Moroccan newspaper fined again for same story

New York, March 26, 2009–The Casablanca court of appeals in Morocco should overturn two suspended jail sentences and fines against an independent newspaper, the Committee to Protect Journalists said today. 

On Monday, a court in Casablanca sentenced Managing Editor Ali Anouzla and Publishing Director Jamal Boudouma of the independent daily Al-Jarida al-Oula to two-month suspended jail terms each and a fine of 200,000 dirhams (US$24,190) for “defamation” and “insulting the judiciary,” according to local news reports. Anouzla said his lawyer will appeal the ruling as soon as he receives a copy of the decision.

The lawsuit, the second in less than three months in regard to the same article, was filed by Khalil Hachemi Idrissi, publishing director of the daily French-language newspaper Aujourd’hui Le Maroc in January. Idrissi filed a previous lawsuit against Anouzla in September 2008, after the newspaper reported on an incident in which Hassan al-Yaqoubi, the spouse of King Muhammad VI’s aunt had shot and injured a traffic policeman who had stopped him.

“We urge the court of appeals to overturn this unjust ruling,” said Mohamed Abdel Dayam, CPJ’s Middle East and North Africa program coordinator. “This fine and another that was issued in January smack of political score-settling and are likely to bring down the newspaper if upheld by the court of appeals.”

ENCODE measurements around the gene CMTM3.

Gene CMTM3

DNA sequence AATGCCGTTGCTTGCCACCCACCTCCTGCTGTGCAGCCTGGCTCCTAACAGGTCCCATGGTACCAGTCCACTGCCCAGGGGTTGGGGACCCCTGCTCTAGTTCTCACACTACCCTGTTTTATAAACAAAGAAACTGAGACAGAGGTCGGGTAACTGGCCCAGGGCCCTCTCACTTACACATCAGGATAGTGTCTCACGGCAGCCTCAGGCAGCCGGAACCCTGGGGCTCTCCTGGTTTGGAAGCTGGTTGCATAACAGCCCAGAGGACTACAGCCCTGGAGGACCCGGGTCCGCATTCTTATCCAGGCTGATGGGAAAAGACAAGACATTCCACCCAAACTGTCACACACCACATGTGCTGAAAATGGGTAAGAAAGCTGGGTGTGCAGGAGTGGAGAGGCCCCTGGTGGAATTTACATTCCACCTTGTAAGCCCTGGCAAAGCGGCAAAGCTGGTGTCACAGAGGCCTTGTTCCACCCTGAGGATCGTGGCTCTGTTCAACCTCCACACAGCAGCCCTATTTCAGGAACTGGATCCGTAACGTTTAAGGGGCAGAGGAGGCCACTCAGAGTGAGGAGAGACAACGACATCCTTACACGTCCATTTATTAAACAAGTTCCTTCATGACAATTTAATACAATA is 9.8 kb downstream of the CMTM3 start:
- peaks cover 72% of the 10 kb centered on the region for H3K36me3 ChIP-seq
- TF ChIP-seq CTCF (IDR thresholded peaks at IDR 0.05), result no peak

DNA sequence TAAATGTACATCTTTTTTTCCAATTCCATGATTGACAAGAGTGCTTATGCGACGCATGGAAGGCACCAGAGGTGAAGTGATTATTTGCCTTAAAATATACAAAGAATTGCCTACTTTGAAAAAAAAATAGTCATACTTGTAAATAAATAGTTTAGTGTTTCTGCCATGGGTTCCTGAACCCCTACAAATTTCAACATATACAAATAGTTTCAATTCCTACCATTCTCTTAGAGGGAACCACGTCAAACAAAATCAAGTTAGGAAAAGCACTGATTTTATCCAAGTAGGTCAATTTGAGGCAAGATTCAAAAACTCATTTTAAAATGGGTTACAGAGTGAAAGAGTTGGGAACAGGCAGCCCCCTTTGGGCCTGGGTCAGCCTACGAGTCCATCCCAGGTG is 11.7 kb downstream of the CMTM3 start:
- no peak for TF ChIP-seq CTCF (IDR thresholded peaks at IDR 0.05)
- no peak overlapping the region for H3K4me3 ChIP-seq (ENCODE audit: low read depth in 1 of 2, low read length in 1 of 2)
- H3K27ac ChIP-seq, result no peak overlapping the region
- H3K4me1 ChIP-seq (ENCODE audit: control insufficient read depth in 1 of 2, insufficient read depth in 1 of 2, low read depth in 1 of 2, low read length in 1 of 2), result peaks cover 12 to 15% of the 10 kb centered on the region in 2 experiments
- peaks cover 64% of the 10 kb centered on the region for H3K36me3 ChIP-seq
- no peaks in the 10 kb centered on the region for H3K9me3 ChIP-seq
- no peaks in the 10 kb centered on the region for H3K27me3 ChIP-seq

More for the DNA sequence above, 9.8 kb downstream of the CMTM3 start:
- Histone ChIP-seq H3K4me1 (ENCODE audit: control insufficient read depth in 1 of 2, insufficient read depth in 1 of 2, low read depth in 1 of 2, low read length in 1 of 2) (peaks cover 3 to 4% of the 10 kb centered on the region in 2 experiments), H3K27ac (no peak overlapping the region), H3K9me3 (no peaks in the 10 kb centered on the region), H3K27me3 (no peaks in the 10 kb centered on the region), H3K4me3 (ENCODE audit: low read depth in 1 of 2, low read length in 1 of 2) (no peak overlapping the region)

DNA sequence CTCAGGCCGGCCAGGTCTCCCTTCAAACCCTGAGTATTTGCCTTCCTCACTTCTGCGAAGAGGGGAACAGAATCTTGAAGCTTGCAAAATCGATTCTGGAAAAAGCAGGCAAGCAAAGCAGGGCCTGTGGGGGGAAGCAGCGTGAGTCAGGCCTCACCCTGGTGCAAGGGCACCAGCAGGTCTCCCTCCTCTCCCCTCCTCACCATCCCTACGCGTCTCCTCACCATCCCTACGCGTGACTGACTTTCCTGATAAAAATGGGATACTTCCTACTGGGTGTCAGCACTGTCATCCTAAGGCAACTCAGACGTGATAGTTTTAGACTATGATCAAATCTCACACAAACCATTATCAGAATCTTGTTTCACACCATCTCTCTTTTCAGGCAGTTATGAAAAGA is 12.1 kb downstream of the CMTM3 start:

Idrissi wrote a piece in Aujourd’hui Le Maroc calling the newspapers that covered the incident unpatriotic and said they lacked journalistic ethics. Al-Jarida al-Oula was the only newspaper that wrote about the incident at the time, Anouzla told CPJ.

Boudouma wrote a satirical article and criticized Idrissi’s stance on the issue, Anouzla said, which led Idrissi to sue Al-Jarida al-Oula for defamation in September 2008. In January, a court fined the newspaper 160,000 dirhams (US$19,340) in a trial that was not attended by anyone from the newspaper. According to Anouzla, Al-Jarida al-Oula was never given notice as to when to appear in court. After the initial verdict, the paper reprinted the article in question and ran an editorial on the ruling that described the trial as “secret.”

Idrissi filed the second lawsuit for defamation because the paper had reprinted the article and for “insulting the judiciary.” The ruling was issued without the publisher’s knowledge, Anouzla told CPJ.